News: AACN Program Shows Impact of Bedside Nurses
American Association of Critical-Care Nurses innovation training program demonstrates ongoing impact on future of nursing
Regional cohort of eight central Texas hospitals report improved patient outcomes, financial savings from nurse-led initiatives
ALISO VIEJO, Calif. — Aug. 7, 2014 — The strategic response by the American Association of Critical-Care Nurses (AACN) to the Institute of Medicine’s landmark report, “The Future of Nursing: Leading Change, Advancing Health,” continues to demonstrate ongoing impact during its initial implementation in six regional markets.
AACN began the national rollout of AACN Clinical Scene Investigator (CSI) Academy, a 16-month, hospital-based nurse leadership and innovation training program, in 2012 with teams of staff nurses from 42 hospitals. The program empowers bedside nurses as clinician leaders and change agents whose initiatives generate quantifiable improvements in the quality of patient care and hospital bottom lines.
“In its report, the Institute of Medicine calls for nurses to play a vital role in leading the transformation of healthcare,” said AACN Senior Director Caryl Goodyear-Bruch, RN, PhD, NEA-BC. “Initial results from AACN CSI Academy clearly demonstrate the impact of frontline nurses as leaders in efforts to enhance patient care while decreasing costs — to the tune of $21 million in anticipated savings from project initiatives thus far.”
AACN CSI Academy teams at eight central Texas hospitals recently presented the results of their projects at an Innovation Conference in Austin, reporting noteworthy clinical and fiscal outcomes. These results and supporting materials are available online in the free AACN CSI Academy Innovation Database.
Among the teams’ clinical successes:
- Decreased pressure ulcer incidence by 39 percent
- Decreased central-line associated bloodstream infections (CLABSIs) by 57 percent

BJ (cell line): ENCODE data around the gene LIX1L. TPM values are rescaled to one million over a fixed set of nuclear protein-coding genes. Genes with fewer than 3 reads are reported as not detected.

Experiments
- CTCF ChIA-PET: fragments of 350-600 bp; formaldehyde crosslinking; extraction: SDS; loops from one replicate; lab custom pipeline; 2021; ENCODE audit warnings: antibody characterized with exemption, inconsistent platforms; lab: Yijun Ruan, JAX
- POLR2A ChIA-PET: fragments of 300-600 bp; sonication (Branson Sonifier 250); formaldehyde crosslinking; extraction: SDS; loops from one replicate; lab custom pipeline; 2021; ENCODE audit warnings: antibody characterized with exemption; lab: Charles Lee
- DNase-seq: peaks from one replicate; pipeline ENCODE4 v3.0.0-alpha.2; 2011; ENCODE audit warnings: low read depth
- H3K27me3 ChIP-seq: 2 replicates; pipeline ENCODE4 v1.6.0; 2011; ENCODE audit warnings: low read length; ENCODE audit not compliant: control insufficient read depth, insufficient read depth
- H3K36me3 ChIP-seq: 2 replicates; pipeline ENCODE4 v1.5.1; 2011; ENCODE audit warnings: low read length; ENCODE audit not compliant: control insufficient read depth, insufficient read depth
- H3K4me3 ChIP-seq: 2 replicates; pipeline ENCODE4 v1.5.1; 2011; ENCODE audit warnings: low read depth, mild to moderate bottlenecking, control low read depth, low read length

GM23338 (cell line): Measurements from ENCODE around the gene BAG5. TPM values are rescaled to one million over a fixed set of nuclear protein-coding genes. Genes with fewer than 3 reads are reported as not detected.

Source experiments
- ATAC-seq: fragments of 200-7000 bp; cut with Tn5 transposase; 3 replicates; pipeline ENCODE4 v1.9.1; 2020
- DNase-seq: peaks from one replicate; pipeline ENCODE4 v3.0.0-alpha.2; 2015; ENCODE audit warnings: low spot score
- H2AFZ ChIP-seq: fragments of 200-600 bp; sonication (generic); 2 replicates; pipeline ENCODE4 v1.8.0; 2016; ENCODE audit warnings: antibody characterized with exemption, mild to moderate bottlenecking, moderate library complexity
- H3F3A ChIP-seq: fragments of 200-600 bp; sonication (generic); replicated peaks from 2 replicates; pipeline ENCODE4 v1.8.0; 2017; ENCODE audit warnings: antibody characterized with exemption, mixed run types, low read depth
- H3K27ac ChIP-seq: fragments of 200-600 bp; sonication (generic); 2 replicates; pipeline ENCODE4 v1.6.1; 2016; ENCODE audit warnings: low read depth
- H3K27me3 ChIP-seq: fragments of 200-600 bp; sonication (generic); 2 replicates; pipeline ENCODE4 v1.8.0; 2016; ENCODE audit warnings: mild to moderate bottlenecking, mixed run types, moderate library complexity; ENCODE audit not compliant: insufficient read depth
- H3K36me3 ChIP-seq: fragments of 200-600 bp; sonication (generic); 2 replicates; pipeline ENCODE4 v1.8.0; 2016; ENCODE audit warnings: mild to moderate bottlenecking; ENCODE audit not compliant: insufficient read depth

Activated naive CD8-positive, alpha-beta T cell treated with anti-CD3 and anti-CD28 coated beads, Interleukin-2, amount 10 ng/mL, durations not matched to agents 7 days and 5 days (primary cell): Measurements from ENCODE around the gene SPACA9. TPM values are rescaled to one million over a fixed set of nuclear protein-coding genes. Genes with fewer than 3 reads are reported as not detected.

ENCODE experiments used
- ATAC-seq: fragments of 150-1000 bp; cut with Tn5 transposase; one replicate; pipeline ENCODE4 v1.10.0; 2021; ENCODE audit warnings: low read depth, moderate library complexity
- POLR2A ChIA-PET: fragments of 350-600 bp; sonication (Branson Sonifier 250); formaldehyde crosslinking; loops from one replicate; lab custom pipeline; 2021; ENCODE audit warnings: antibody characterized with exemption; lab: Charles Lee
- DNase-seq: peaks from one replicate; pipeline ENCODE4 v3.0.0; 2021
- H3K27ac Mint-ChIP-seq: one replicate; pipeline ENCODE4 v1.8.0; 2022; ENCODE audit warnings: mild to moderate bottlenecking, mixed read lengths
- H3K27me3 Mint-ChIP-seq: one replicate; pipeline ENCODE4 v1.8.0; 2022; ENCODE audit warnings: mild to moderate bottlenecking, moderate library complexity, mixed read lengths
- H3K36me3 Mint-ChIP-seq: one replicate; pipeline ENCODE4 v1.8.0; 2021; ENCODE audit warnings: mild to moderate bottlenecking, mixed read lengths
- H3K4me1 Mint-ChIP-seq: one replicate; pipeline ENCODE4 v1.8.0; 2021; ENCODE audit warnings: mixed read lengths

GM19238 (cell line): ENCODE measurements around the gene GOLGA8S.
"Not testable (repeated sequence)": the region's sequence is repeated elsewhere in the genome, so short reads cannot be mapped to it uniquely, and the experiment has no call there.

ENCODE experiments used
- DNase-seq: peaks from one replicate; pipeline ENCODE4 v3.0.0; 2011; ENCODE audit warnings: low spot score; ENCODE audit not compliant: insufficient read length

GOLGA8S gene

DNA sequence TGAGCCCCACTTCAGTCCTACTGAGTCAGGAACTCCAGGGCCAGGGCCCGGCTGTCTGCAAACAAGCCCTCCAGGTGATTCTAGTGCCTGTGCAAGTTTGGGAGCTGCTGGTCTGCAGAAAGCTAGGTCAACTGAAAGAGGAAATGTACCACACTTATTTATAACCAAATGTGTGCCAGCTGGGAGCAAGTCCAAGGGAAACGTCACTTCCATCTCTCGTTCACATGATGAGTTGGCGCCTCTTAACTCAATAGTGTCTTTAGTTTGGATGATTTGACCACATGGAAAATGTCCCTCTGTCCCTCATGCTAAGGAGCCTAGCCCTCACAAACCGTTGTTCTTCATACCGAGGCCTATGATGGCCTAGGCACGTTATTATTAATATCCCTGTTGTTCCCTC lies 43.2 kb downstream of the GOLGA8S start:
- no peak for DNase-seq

- Reduced mechanical ventilation of critically ill patients by 0.3 day
- Decreased patient falls by 40 percent
- Reduced noise levels in the intensive care unit by up to 22 percent
- Decreased handoff incident reports between emergency department and intensive care unit by 100 percent
The Texas nurse-led initiatives represent a combined fiscal impact of more than $1 million in expected annual savings to the organizations.
Jane McCurley, RN, DNP, MBA, NEA-BC, FACHE, chief nursing officer at St. David’s North Austin Medical Center, witnessed her staff nurses grow clinically and professionally as they participated in the program, becoming champions for continued education and improvement in their different areas.
“AACN CSI Academy provided additional training for nurses to fully develop the leadership and project management skills needed to implement change at the bedside, where performance improvement efforts should begin,” McCurley said.
“Through AACN CSI Academy, AACN continues its long-term commitment to teach, mentor and assist clinical staff,” she continued. “With its strong alignment with the Institute of Medicine’s recommendations for the future of nursing, the program is a driving force in expanding opportunities for nurses to lead collaborative improvement efforts.”
In addition to St. David’s North Austin Medical Center, other central Texas hospitals participating in AACN CSI Academy were:
As part of its broader mission to share clinical solutions and patient care innovations, AACN makes available project materials from each team, including plans, data collection tools, practice resources and references in a searchable online database. Access the database from the AACN CSI Academy webpage or at www.aacn.org/csi.
“The AACN CSI Academy Innovation Database, with its real-world project plans and other resources, is a powerful way to extend the impact of AACN’s investment in the program,” Goodyear-Bruch said.
The Texas nursing teams represent the fourth regional group to complete AACN CSI Academy, following Indiana, North Carolina and Massachusetts.
Groups continue at hospitals in New York and Pennsylvania, where nurse participants are undertaking projects to prevent delirium and pressure ulcers, implement early mobility programs, reduce noise, decrease unplanned patient readmissions and improve communication. In total, nursing teams from 42 hospitals will complete the program by the end of 2014.
As the only nursing excellence and leadership skill-building program that provides hospitals with both educational programming and grant funds to support project implementation, AACN CSI Academy represents a substantial investment of AACN’s expertise and financial resources in nursing practice innovation.
About the American Association of Critical-Care Nurses: Founded in 1969 and based in Aliso Viejo, California, the American Association of Critical-Care Nurses (AACN) is the largest specialty nursing organization in the world. AACN joins together the interests of more than 500,000 acute and critical care nurses and claims more than 235 chapters worldwide. The organization’s vision is to create a healthcare system driven by the needs of patients and their families in which acute and critical care nurses make their optimal contribution
American Association of Critical-Care Nurses, 101 Columbia, Aliso Viejo, CA 92656-4109;
Phone: (949) 362-2000; Fax: (949) 362-2020; www.aacn.org; facebook.com/aacnface; twitter.com/aacnme